With not too many forms to fill in and plenty of people ready to point us in the right direction.
Entering Peru was easier than leaving Chile, but we were used to that by now, the Chileans seem reluctant to let you leave, wonder why?
We spent our first night in the small town of Moquegua, away from the coast for a change. The next morning we changed our plans for the umpteenth time and instead of riding north towards Arequipa and Lima, we headed back up into the mountains towards Puno and Lake Titicaca. We climbed steeply out of the valley and soon found ourselves at 4000m. The XT was not amused and started spluttering again, we took the cover off the air intake and that helped. The road went up to over 5000m and although we had to go slowly both bikes made it. Celebrated by buying lunch from one of the roadside shacks that lined the road at a junction. The wasn’t a menu, no choice either, just a bowl of thick soup with many unidentified objects floating around – welcome to the culinary delights of Peru! In the countryside anyway.
Bypassing the town of Desaguadero, close to Bolivia, we got our first sight of Lake Titicaca, over a hill, round a curve and there it was in front of us. More blue and dazzling than I thought it possibly could be.
First sight of Lake Titicaca
We followed the lake as we rode to Puno and watched the sun disappear behind the mountains as we reached the town. There was a huge choice of places to stay, each eager for our custom. A big change from Chile, where it was sometimes a problem to find a place, that didn’t mind a couple of dirty motorbikes parked on their patio. Bikes and kit safely under lock and key, it was time to explore.
Had to leave the bikes behind for a day or two, so we could visit some of the islands in the lake. Not far from Puno are the floating islands of Uros. Made of reeds, these islands really float, must be strange living on such a small space, especially with boatloads of tourists arriving every morning to have a gawk.
The floating islands of Uros.
We spent the night on the peaceful island of Amantani, an island with no police, no dogs, no traffic, no electricity and not too many tourists.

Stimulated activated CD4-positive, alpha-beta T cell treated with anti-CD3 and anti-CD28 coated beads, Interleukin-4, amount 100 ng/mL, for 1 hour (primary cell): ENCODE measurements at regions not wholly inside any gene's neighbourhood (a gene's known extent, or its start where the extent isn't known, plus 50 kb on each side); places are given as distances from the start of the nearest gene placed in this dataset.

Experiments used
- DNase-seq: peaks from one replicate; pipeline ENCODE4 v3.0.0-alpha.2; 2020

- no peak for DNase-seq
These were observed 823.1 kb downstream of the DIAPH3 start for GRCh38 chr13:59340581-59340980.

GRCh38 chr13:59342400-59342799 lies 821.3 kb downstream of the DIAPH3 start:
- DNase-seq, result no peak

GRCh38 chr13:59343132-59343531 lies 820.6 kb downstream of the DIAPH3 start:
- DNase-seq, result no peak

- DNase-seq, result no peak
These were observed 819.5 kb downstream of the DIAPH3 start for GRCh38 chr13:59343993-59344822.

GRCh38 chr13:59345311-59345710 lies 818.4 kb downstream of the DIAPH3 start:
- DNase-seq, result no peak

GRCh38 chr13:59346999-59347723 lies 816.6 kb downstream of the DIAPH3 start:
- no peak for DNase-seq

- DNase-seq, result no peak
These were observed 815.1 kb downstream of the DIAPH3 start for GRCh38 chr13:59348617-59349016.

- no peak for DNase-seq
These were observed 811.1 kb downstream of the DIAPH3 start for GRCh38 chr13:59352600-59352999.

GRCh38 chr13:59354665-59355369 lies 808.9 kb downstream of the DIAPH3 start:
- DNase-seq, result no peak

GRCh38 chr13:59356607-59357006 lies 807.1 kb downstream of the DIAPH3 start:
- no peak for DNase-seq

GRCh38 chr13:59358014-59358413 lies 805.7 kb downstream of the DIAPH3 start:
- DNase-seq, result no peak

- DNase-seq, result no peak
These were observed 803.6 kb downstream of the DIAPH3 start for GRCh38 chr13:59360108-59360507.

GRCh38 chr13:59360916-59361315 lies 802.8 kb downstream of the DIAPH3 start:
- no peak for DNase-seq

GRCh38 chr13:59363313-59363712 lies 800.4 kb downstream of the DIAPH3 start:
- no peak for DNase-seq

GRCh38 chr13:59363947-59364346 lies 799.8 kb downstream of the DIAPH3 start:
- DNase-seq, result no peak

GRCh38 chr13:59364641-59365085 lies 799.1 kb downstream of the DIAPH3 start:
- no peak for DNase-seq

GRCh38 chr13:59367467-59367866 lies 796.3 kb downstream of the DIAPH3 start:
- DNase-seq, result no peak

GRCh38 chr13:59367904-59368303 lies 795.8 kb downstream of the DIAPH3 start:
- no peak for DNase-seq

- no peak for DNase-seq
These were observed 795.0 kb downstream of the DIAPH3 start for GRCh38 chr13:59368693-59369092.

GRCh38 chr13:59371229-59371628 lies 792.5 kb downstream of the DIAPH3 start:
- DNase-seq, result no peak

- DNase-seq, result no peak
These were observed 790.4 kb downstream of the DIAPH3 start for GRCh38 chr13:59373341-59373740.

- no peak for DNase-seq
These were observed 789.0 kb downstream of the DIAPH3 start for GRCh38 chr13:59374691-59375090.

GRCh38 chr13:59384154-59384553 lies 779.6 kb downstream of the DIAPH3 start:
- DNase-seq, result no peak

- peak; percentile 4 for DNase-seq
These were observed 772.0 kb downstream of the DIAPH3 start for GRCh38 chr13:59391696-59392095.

Back on the mainland, Arno spent a morning taking the carbs on both bikes apart, putting copper wire in the nozzles so they should run better. We left Puno and Lake Titicaca behind and rode towards Cusco, stopping along the way at Sillustani to see the towers that the Colla tribe built in which to bury their dead.
Our bikes were running a lot better than before and even the pass of La Raya at 4300m didn’t cause any problems.
La Raya Pass, 4300m
As we descended, the scenery changed again as we rode into the valleys, towards Cusco. Terraces covered the hillsides, in use since before the Incas were around, and the fields were full of crops, irrigated by a maze of water channels.
After a couple of days in Cusco, we rode to Ollantaytambo and caught the train to Machu Picchu from there. It was one of the highlights we had really been looking forward to and it didn’t disappoint. We didn’t do the Inca Trail, too much like hard work if you ask me and damn expensive to boot. Instead we climbed Huayna Picchu, the mountain overlooking the site and got an amazing view, then spent the rest of the day wandering around the maze of buildings and plazas.
Machu Picchu, from the mountain behind
We left Aguas Calientes the next morning at the crack of dawn, the train, the carriages crammed with Inca Trail porters carrying the most amazingly huge loads and kids on their way to school. We decided to spend a few more days in Ollantaytambo as there was a festival going on. The place was full of people from the neighbouring villages having a great time and drinking large amounts of the local home brew – chicha. Unfortunately I spent the whole time either in bed or on the toilet, suffering from a serious bout of “Incas Revenge”.
Villagers arrive for the festival in Ollantaytambo
After a dose of antibiotics, we got back to Cusco, without having to stop by every bush along the way. We did stop at a couple of interesting Inca ruins though.
After a week, exploring the city, visiting a number of museums and markets, it was time to head back towards the coast and investigate the strange lines in the sand at Nazca.
Attracting a crowd in the Plaza de Armas, Cusco.
The road down to Nazca is now almost all paved, with the exception of a few places where the bridges have been washed away, and strangely, in any decent sized town, where the tarmac stops on the outskirts, only to start again where the buildings stop. A couple of passes over 4000m, spectacular scenery and changeable weather, make it a good 2 day ride. We stayed the night in Abancay, hoping to meet a couple of other riders, should have ridden further though, the next day was a long, hard ride!
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